ANOVA showed that the main effect of A. lipoferum on weed biomass was not significant at 0.05 probability level (Table 2). This indicates that A. lipoferum has no significant negative or positive effect on weed growth or biomass accumulation. PGPR such as A. lipoferum may have positive effects on the weed biomass if they colonize in the rhizosphere and improve weed growth and biomass, while negative effects can be found if inoculation with A. lipoferum increases vigour in young rice plants and, hence, improves weed suppression. Contrary to this result, Massenssini et al. (2014) reported that weeds, compared to crops, have a greater ability to establish positive interactions with the soil microbial community, which allows them to acquire greater competitive ability in agro-ecosystems. Weed biomass was significantly affected by the weed management regime (Table 1). The highest weed biomass (299.0 g m-2) was recorded in weedy plots. Weed biomass was reduced by 90%, 93%, 86%, and 92% in hand-weeded plots, plots treated with butachlor, plots treated with bensulfuron methyl, and plots treated with a combination of two management, respectively, compared to the weedy plots. The result also shows that there were no significant differences in weed biomass between hand-weeded plots and herbicide-treated plots. These results indicate that weeds in rice fields can be effectively controlled through herbicide application with supplementary hand-weeding.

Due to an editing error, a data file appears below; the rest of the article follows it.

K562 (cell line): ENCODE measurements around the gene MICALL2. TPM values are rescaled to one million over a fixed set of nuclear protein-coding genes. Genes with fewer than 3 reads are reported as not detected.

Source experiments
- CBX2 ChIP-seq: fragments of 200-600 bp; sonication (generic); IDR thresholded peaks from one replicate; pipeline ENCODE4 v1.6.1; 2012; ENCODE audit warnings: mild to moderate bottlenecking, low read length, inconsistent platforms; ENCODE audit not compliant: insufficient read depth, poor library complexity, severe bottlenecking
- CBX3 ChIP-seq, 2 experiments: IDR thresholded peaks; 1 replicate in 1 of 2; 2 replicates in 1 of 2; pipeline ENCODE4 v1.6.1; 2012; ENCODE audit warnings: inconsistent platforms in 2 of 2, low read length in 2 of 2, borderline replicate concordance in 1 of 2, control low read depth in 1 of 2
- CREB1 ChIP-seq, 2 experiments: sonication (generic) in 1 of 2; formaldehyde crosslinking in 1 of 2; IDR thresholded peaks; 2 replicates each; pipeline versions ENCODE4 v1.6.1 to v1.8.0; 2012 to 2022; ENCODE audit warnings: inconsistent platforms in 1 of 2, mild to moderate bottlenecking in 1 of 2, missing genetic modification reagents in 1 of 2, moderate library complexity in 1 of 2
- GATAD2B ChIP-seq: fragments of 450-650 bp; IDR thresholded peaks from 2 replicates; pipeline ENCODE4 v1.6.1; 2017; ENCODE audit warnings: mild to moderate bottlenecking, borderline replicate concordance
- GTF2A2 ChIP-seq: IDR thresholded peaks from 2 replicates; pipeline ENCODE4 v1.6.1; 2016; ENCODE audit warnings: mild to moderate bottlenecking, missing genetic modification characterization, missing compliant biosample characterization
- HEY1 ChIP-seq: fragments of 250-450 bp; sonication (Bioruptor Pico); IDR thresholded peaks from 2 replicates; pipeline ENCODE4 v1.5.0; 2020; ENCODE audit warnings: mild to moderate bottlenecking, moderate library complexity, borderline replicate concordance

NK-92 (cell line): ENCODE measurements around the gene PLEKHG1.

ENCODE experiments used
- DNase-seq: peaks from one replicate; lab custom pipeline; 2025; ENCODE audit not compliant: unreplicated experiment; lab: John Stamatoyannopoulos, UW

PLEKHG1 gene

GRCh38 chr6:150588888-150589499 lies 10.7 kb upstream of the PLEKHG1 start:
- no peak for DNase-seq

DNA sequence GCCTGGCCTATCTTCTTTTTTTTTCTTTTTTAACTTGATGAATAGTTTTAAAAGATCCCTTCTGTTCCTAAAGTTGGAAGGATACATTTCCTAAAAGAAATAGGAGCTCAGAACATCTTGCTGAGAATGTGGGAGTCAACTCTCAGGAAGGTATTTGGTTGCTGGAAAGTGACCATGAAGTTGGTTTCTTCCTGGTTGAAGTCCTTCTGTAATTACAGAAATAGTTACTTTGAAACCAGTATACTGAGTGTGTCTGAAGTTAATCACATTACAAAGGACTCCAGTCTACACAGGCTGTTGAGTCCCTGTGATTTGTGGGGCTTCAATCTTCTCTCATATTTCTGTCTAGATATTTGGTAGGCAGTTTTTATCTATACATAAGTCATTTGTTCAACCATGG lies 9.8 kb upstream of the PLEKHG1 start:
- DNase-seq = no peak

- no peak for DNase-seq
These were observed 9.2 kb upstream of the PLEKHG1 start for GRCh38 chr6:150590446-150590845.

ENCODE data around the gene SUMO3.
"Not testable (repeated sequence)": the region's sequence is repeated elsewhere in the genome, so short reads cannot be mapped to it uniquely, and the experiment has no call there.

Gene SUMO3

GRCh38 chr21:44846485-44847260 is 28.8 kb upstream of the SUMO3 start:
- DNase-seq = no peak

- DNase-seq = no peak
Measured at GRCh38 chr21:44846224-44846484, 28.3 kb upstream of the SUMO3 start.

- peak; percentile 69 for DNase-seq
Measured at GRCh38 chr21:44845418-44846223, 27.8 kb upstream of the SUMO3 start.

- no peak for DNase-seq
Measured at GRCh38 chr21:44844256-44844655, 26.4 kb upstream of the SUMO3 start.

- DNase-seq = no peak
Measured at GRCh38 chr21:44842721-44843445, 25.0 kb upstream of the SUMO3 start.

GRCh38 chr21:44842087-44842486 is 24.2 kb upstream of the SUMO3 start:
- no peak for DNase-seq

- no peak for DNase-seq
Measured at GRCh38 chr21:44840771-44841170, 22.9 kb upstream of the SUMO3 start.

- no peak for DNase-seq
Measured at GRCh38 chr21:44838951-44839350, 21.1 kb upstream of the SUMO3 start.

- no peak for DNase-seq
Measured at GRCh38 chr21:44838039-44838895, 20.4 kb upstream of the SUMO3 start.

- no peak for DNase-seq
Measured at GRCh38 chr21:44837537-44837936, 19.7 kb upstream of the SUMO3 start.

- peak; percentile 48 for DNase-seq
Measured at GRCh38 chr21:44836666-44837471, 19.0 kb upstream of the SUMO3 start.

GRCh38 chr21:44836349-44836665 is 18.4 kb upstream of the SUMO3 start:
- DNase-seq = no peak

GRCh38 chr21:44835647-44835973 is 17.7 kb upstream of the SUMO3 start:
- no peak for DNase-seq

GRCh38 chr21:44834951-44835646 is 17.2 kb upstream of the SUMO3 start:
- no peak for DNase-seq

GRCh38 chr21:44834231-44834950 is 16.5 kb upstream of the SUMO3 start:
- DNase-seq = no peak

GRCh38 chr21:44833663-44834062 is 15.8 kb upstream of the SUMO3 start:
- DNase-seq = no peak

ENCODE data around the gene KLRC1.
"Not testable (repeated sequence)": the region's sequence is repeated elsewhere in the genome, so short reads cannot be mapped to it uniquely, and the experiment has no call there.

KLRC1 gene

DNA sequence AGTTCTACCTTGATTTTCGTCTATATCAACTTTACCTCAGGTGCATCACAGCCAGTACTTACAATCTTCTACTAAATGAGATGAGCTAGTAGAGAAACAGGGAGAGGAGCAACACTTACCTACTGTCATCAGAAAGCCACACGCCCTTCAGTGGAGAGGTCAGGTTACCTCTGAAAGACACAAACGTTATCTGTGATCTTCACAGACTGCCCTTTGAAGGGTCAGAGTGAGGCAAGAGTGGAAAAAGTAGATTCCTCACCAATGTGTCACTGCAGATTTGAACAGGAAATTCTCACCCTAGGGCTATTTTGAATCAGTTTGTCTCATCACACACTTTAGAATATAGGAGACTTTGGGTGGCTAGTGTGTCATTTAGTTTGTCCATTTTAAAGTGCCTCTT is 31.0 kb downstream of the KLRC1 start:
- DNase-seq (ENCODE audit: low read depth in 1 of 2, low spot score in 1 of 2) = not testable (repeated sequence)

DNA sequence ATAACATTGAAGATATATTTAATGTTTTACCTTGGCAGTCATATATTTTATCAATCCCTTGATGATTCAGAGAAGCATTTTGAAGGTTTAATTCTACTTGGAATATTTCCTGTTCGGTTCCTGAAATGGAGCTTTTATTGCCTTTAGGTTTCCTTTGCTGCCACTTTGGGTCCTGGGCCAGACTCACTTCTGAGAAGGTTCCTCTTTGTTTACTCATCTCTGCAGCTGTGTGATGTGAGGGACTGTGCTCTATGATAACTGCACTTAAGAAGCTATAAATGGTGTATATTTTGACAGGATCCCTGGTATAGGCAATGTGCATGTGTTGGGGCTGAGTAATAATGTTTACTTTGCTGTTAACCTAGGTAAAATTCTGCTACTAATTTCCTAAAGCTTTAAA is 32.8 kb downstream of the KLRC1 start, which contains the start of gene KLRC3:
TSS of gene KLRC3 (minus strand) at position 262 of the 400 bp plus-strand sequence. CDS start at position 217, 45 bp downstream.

Table 1 Mean squares for the effect of Azospirillum lipoferum inoculation and weed management regime on measured traits in rice 

Source of variance df Weed dry weight Paddy yield Number of panicles per m2 Number of filled grains per panicle Panicle fertility Thousand grain weight Biomass Harvest index Flag leaf area Leaf N concentration Grain N concentration Grain N uptake